That said, if you go through these ear and sight reading exercises in a methodical way, you will have an excellent foundation in music. In my opinion, these books are best paired with a teacher that teaches the Royal Conservatory technique.
Why Is Sight Reading Hard To Learn?
Sight reading is hard to learn, because it can be discouraging and boring. Sight reading is also rarely taught properly. Because I did not like sight reading, I was never really forced to practice it, except to prepare for exams. This ultimately did not help me!
You must be careful about practicing sight reading, because you can only truly sight read a piece once. You do not want to squander that opportunity by rushing into it, picking a tempo that is too fast, or not studying the score.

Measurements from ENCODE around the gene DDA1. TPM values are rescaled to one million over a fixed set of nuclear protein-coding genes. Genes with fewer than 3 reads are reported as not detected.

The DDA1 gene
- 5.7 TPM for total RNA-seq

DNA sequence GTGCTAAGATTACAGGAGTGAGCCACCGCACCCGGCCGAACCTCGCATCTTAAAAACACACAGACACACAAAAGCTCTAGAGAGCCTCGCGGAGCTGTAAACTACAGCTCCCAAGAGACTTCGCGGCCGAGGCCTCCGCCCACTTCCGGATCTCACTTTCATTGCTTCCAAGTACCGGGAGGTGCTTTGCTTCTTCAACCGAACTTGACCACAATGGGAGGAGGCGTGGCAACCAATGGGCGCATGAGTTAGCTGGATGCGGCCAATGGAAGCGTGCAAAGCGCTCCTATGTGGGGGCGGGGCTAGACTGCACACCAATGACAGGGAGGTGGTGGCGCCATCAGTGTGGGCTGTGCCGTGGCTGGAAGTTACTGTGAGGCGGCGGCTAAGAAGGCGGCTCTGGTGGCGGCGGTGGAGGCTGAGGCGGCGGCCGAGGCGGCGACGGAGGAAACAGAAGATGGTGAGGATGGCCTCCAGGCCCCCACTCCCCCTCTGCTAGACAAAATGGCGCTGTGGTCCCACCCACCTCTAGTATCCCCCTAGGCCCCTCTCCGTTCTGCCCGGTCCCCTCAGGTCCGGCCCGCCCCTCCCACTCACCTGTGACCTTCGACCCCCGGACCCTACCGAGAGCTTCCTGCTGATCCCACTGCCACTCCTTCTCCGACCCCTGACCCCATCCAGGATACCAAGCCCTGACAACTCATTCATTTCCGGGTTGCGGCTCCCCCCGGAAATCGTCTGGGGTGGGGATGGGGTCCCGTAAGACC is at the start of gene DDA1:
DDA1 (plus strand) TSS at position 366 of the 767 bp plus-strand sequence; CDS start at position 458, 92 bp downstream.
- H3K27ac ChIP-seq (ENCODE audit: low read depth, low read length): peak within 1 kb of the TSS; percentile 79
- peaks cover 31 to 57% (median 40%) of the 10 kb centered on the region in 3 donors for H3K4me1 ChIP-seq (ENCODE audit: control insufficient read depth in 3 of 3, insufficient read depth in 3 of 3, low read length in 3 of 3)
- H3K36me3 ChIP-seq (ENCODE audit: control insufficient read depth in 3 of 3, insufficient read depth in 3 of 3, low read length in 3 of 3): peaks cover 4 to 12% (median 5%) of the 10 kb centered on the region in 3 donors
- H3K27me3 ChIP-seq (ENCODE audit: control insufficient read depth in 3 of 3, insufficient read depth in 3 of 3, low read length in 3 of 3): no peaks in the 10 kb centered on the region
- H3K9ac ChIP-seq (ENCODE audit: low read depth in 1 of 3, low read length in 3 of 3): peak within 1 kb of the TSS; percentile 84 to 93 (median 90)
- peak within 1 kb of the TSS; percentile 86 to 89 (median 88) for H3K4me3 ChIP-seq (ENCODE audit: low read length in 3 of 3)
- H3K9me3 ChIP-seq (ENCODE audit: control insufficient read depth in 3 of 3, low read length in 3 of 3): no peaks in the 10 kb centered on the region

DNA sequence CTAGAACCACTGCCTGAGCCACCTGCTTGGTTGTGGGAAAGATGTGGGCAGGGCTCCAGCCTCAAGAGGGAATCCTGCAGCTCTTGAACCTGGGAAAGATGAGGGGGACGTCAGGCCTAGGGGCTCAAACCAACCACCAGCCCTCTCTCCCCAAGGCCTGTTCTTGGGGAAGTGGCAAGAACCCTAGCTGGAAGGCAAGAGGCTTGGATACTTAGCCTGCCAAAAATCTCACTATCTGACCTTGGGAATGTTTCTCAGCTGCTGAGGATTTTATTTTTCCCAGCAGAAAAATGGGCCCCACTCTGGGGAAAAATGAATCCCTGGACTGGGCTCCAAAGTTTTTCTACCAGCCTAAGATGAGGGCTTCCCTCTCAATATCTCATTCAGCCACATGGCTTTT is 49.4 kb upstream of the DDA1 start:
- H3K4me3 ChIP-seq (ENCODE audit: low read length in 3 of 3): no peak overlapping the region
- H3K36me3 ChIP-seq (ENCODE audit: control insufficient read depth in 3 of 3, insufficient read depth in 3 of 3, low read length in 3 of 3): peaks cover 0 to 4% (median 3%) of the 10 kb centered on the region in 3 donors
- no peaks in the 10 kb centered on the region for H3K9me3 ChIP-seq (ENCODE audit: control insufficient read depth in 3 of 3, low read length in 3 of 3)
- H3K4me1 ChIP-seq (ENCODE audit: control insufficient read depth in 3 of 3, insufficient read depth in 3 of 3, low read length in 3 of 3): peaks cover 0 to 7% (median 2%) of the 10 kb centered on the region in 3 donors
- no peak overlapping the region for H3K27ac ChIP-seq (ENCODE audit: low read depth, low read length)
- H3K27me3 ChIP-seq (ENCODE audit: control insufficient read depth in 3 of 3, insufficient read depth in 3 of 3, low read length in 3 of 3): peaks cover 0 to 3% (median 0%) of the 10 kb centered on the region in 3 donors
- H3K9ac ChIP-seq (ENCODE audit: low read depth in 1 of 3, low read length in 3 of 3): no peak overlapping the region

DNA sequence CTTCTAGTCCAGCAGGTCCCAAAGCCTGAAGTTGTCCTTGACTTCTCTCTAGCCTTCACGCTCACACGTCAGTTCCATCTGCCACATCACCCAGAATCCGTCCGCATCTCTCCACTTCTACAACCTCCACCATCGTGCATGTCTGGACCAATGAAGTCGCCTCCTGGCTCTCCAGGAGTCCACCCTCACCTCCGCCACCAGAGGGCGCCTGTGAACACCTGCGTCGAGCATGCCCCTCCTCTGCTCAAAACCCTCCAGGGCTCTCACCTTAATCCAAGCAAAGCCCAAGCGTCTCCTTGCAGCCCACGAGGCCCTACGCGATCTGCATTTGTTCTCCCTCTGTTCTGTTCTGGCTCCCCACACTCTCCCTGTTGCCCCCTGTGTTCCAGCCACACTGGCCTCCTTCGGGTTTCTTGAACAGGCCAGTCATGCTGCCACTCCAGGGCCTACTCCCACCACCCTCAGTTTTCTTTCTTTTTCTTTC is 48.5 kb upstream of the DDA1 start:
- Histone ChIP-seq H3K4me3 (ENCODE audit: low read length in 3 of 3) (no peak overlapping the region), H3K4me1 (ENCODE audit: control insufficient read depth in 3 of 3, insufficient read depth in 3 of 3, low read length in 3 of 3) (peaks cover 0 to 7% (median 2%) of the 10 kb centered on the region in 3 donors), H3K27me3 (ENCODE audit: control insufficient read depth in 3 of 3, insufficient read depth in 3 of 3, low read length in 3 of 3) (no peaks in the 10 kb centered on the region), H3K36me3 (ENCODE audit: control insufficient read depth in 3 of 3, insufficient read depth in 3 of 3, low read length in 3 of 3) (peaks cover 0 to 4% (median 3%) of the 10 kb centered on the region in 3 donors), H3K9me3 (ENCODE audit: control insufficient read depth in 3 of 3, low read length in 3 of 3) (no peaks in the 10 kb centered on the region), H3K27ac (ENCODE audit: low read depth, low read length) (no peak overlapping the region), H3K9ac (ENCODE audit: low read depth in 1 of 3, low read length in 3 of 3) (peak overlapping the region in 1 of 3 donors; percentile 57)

Just practice one piece every time you practice. It can be a great way to warm up – pick a piece, study the piece, and then play it through slowly, keep the rhythm, and try not to look at your hands.
It is hard on your brain! Do this slowly and methodically, and you will improve.
Practice Silent Reading
“Reading” is an essential part of sight reading. When you are sight reading a piece of music, it is comparable to reading a book aloud.
Reading aloud is terrifying for people who are not confident readers. I speak both English and French, and I’m happy to read aloud in English, but switch me to French, and I am going to stumble.
Sight reading music is the same. You are reading a different language. You need to familiarize yourself with that language.
How would you practice reading a book in another language? You would probably spend time reading more books in that language!